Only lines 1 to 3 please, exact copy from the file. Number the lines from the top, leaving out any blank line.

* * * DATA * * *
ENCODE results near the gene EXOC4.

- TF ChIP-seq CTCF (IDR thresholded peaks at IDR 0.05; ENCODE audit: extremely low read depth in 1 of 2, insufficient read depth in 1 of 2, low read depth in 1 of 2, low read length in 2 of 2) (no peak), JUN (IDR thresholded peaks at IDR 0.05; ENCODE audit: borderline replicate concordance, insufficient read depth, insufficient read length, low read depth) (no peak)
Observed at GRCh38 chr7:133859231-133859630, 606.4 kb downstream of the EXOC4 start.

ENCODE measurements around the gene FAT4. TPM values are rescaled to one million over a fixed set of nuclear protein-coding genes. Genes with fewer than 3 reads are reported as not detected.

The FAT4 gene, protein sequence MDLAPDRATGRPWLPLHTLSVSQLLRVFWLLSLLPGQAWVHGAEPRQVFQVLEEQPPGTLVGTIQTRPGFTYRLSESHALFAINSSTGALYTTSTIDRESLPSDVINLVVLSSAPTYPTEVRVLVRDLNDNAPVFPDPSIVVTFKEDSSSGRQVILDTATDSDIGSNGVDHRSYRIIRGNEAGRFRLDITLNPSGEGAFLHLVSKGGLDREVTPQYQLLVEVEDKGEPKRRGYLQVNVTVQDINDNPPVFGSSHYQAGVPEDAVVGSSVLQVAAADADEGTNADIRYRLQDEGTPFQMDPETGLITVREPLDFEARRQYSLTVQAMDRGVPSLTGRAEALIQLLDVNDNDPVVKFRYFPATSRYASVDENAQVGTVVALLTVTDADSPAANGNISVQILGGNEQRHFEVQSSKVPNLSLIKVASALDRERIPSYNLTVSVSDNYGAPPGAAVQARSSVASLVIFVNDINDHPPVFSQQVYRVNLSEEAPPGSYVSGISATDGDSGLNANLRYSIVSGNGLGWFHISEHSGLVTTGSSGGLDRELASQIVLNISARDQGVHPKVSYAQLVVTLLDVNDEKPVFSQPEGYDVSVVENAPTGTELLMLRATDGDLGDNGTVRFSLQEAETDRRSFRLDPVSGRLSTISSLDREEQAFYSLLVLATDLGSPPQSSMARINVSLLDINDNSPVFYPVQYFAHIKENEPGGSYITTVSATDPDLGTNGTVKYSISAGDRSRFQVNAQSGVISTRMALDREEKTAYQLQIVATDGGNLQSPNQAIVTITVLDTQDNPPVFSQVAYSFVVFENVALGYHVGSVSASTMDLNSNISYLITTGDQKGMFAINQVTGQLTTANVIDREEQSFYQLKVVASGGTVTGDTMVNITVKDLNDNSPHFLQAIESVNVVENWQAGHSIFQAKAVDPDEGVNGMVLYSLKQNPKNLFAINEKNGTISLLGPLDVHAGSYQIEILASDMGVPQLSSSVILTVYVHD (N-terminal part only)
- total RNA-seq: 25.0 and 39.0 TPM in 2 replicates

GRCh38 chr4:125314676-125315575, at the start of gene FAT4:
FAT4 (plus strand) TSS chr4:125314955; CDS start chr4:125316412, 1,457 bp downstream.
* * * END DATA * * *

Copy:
ENCODE results near the gene EXOC4.

- TF ChIP-seq CTCF (IDR thresholded peaks at IDR 0.05; ENCODE audit: extremely low read depth in 1 of 2, insufficient read depth in 1 of 2, low read depth in 1 of 2, low read length in 2 of 2) (no peak), JUN (IDR thresholded peaks at IDR 0.05; ENCODE audit: borderline replicate concordance, insufficient read depth, insufficient read length, low read depth) (no peak)
Observed at GRCh38 chr7:133859231-133859630, 606.4 kb downstream of the EXOC4 start.